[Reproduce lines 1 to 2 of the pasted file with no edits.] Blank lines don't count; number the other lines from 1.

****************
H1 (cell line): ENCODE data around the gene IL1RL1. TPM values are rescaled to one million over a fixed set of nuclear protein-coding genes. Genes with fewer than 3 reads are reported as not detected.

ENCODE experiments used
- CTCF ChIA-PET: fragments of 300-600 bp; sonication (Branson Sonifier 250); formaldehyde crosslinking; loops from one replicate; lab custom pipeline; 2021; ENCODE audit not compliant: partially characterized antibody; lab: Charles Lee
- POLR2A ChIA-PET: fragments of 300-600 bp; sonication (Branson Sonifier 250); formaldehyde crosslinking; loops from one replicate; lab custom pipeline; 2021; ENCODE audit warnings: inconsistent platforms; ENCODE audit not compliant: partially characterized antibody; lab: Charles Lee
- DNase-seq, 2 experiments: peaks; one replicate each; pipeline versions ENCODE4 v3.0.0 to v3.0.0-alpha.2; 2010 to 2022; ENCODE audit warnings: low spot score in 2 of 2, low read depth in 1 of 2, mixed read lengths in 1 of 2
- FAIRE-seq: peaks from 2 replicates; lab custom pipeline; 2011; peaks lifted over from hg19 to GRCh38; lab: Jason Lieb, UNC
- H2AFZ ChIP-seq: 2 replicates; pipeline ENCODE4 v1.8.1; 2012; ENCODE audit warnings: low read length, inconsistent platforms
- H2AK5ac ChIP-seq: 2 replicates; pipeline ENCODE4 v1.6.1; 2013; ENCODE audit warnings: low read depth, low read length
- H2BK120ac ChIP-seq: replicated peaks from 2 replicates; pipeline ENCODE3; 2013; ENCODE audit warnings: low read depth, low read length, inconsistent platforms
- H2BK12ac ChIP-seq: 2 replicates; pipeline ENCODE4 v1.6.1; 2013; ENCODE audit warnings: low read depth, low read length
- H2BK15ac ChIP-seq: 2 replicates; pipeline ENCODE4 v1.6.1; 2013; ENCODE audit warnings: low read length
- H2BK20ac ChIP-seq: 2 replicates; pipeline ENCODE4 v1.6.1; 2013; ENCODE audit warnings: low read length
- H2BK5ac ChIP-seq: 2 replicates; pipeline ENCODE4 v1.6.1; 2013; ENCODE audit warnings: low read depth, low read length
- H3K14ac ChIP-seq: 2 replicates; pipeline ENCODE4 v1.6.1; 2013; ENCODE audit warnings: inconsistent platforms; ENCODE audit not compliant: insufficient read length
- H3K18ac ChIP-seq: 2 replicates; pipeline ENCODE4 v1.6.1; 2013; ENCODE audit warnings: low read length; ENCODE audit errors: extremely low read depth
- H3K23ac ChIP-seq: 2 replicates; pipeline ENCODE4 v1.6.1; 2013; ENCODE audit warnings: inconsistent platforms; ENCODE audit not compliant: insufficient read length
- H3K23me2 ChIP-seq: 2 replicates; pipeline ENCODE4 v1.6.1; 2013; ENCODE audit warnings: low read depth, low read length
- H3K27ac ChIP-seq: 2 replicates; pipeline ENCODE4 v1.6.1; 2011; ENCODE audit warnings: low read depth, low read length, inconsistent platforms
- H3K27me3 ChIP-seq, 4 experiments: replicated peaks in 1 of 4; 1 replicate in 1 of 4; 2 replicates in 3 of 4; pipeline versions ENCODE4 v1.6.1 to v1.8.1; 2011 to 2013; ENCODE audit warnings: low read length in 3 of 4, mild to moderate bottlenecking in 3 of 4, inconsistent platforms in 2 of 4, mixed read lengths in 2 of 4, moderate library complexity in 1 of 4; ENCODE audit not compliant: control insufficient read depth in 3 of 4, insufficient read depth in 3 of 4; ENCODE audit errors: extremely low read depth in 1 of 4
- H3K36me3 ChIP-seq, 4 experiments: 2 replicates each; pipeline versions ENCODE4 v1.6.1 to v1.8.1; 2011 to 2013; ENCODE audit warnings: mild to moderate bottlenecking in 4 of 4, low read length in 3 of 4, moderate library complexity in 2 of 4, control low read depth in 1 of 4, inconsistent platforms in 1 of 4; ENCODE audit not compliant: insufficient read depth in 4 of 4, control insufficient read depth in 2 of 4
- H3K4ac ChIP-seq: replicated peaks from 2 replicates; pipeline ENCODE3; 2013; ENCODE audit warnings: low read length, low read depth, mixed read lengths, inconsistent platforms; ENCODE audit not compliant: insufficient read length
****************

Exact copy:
H1 (cell line): ENCODE data around the gene IL1RL1. TPM values are rescaled to one million over a fixed set of nuclear protein-coding genes. Genes with fewer than 3 reads are reported as not detected.

ENCODE experiments used